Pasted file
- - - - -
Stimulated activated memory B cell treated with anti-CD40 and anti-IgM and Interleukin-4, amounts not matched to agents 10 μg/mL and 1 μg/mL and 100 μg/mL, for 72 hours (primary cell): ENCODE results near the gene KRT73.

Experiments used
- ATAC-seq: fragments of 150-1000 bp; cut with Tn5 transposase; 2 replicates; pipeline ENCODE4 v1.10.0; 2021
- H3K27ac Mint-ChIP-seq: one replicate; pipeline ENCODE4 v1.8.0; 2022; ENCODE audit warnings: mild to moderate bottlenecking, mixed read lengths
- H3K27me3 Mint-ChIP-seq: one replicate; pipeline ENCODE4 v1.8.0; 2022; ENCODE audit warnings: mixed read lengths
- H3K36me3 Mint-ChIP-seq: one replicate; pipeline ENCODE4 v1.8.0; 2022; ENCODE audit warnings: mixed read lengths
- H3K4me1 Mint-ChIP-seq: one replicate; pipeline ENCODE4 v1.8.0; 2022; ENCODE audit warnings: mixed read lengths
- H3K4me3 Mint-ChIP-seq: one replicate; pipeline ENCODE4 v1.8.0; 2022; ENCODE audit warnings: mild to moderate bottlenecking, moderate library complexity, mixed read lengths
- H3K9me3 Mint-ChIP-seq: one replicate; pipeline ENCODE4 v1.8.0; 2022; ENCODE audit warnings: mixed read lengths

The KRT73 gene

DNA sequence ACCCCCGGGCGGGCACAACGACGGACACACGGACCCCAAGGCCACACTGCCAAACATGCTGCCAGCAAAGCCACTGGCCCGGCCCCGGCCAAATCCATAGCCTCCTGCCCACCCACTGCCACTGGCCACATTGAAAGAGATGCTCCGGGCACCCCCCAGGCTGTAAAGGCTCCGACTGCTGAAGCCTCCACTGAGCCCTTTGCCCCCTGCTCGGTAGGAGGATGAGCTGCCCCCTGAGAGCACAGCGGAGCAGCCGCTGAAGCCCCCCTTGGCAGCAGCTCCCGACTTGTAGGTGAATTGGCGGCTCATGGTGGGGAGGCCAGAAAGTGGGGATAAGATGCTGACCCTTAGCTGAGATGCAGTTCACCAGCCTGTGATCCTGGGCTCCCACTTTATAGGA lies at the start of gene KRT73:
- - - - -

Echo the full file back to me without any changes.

Stimulated activated memory B cell treated with anti-CD40 and anti-IgM and Interleukin-4, amounts not matched to agents 10 μg/mL and 1 μg/mL and 100 μg/mL, for 72 hours (primary cell): ENCODE results near the gene KRT73.

Experiments used
- ATAC-seq: fragments of 150-1000 bp; cut with Tn5 transposase; 2 replicates; pipeline ENCODE4 v1.10.0; 2021
- H3K27ac Mint-ChIP-seq: one replicate; pipeline ENCODE4 v1.8.0; 2022; ENCODE audit warnings: mild to moderate bottlenecking, mixed read lengths
- H3K27me3 Mint-ChIP-seq: one replicate; pipeline ENCODE4 v1.8.0; 2022; ENCODE audit warnings: mixed read lengths
- H3K36me3 Mint-ChIP-seq: one replicate; pipeline ENCODE4 v1.8.0; 2022; ENCODE audit warnings: mixed read lengths
- H3K4me1 Mint-ChIP-seq: one replicate; pipeline ENCODE4 v1.8.0; 2022; ENCODE audit warnings: mixed read lengths
- H3K4me3 Mint-ChIP-seq: one replicate; pipeline ENCODE4 v1.8.0; 2022; ENCODE audit warnings: mild to moderate bottlenecking, moderate library complexity, mixed read lengths
- H3K9me3 Mint-ChIP-seq: one replicate; pipeline ENCODE4 v1.8.0; 2022; ENCODE audit warnings: mixed read lengths

The KRT73 gene

DNA sequence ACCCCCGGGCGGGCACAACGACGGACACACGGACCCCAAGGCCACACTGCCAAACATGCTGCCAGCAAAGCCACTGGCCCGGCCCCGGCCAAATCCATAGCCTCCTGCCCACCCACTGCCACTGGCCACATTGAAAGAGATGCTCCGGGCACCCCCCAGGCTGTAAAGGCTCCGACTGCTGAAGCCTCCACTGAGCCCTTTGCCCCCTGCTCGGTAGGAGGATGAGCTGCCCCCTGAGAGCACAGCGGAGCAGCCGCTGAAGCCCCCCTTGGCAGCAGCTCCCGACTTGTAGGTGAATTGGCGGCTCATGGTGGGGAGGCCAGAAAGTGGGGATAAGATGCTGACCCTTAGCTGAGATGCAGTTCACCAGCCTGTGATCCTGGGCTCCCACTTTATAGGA lies at the start of gene KRT73: